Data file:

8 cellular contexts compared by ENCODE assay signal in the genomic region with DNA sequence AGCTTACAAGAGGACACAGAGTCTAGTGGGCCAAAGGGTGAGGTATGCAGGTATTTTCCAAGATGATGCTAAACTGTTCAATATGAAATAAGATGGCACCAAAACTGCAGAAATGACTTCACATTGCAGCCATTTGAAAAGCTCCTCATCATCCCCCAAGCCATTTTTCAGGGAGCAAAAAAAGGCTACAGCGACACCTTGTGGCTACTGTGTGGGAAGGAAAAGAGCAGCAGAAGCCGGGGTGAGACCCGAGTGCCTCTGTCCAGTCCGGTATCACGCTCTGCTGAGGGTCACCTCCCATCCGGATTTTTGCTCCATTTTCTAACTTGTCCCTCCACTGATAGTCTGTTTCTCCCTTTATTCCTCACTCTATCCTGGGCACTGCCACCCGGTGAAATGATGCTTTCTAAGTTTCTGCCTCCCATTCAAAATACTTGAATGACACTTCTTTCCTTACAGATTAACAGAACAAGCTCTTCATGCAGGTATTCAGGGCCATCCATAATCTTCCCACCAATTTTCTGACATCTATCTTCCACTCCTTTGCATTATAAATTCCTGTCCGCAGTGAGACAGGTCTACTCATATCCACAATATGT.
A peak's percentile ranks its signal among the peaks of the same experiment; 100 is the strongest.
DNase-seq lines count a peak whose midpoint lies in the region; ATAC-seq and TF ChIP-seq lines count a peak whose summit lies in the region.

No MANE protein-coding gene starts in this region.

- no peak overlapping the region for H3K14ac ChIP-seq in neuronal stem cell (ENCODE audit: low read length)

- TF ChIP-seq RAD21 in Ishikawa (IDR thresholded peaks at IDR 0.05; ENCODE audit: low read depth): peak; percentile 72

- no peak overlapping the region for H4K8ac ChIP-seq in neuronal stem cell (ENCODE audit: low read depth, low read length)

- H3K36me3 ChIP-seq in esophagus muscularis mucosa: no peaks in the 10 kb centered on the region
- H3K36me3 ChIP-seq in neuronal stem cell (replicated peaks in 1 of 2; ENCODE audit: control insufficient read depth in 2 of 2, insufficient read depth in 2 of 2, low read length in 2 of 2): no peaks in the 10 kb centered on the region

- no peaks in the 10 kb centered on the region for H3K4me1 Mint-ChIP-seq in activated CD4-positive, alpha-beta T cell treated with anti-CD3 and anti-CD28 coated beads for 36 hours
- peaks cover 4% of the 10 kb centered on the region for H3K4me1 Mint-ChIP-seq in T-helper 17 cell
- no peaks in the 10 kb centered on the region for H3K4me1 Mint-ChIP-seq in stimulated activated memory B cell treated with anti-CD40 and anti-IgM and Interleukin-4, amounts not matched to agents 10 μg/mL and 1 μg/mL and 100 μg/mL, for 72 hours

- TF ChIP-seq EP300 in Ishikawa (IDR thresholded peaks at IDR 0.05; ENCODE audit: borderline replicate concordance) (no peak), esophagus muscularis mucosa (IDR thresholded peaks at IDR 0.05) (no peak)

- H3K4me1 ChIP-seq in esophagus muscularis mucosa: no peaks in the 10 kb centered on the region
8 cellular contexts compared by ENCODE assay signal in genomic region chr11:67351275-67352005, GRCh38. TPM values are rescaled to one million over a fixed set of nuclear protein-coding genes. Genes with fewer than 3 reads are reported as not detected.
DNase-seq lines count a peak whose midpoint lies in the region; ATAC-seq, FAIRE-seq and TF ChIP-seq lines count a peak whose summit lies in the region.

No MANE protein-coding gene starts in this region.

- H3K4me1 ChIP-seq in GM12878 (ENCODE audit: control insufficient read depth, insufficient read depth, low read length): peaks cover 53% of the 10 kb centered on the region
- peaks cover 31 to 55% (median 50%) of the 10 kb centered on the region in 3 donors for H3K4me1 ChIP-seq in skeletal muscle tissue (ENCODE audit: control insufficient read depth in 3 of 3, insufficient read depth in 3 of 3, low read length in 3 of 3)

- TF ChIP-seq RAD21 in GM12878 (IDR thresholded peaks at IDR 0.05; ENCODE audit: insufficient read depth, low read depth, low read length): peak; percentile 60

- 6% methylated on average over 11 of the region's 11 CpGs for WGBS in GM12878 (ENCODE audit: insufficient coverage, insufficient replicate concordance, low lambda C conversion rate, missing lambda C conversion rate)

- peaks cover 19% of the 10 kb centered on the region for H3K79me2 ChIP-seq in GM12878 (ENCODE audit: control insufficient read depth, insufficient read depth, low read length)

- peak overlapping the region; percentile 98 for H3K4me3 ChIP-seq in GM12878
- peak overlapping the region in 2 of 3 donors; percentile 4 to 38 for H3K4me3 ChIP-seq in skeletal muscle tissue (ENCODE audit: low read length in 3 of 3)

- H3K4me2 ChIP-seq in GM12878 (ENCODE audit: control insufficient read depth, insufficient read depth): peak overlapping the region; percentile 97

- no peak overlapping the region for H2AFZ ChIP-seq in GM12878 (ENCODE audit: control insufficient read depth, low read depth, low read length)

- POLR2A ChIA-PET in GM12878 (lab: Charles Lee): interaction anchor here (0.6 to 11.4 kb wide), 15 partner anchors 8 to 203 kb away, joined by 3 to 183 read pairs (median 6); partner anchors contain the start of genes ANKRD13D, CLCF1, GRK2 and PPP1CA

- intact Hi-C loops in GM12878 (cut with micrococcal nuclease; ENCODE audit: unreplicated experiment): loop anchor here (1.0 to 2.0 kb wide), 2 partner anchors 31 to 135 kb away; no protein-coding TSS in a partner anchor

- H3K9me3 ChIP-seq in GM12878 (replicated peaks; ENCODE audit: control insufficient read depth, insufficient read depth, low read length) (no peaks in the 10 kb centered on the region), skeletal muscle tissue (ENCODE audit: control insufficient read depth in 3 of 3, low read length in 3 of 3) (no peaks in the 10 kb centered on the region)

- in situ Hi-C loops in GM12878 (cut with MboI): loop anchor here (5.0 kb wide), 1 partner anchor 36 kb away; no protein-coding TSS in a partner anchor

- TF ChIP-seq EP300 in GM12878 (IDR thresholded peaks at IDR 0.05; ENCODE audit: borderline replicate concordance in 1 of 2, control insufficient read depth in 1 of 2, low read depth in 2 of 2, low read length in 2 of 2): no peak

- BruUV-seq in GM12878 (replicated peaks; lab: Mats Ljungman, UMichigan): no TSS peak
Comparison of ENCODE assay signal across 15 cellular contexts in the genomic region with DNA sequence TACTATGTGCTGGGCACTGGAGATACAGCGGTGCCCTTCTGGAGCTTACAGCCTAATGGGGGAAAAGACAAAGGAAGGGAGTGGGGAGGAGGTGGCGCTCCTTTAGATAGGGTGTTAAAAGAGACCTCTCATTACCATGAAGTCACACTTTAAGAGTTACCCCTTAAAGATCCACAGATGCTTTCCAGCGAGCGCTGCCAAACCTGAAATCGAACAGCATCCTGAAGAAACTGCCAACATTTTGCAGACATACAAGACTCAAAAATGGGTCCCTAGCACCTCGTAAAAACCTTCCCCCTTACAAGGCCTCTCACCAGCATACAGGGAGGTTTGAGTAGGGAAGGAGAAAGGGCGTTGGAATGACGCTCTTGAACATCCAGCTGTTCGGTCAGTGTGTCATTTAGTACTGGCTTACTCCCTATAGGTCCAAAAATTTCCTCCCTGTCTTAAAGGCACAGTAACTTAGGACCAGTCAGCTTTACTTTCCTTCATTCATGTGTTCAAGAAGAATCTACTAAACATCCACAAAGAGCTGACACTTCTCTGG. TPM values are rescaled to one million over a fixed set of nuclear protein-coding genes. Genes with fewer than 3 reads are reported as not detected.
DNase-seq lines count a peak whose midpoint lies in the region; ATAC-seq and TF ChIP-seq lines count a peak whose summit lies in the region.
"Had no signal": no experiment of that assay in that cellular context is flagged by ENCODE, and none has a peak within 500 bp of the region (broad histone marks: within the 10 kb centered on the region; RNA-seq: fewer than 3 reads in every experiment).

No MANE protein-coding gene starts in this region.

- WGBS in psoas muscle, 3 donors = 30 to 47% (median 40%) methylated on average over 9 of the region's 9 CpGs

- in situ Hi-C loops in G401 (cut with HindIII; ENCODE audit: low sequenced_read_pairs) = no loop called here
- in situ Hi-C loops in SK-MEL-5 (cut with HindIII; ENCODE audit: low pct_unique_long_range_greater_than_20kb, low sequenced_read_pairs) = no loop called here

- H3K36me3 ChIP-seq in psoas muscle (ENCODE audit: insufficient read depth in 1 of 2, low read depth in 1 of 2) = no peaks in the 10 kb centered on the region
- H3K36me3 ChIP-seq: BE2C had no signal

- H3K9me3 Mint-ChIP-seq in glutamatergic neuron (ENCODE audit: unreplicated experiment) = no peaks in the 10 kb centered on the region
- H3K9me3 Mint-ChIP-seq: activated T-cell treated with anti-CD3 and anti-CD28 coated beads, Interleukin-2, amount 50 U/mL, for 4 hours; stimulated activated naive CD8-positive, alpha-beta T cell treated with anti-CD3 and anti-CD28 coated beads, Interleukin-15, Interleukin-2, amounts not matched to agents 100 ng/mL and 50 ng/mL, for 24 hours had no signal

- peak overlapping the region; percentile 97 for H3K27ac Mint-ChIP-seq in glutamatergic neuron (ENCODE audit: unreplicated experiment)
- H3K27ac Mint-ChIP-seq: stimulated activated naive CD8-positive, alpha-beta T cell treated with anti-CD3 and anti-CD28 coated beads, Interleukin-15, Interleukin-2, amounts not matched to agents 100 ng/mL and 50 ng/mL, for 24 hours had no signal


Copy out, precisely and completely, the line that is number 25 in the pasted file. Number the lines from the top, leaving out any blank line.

- H3K4me2 ChIP-seq in GM12878 (ENCODE audit: control insufficient read depth, insufficient read depth): peak overlapping the region; percentile 97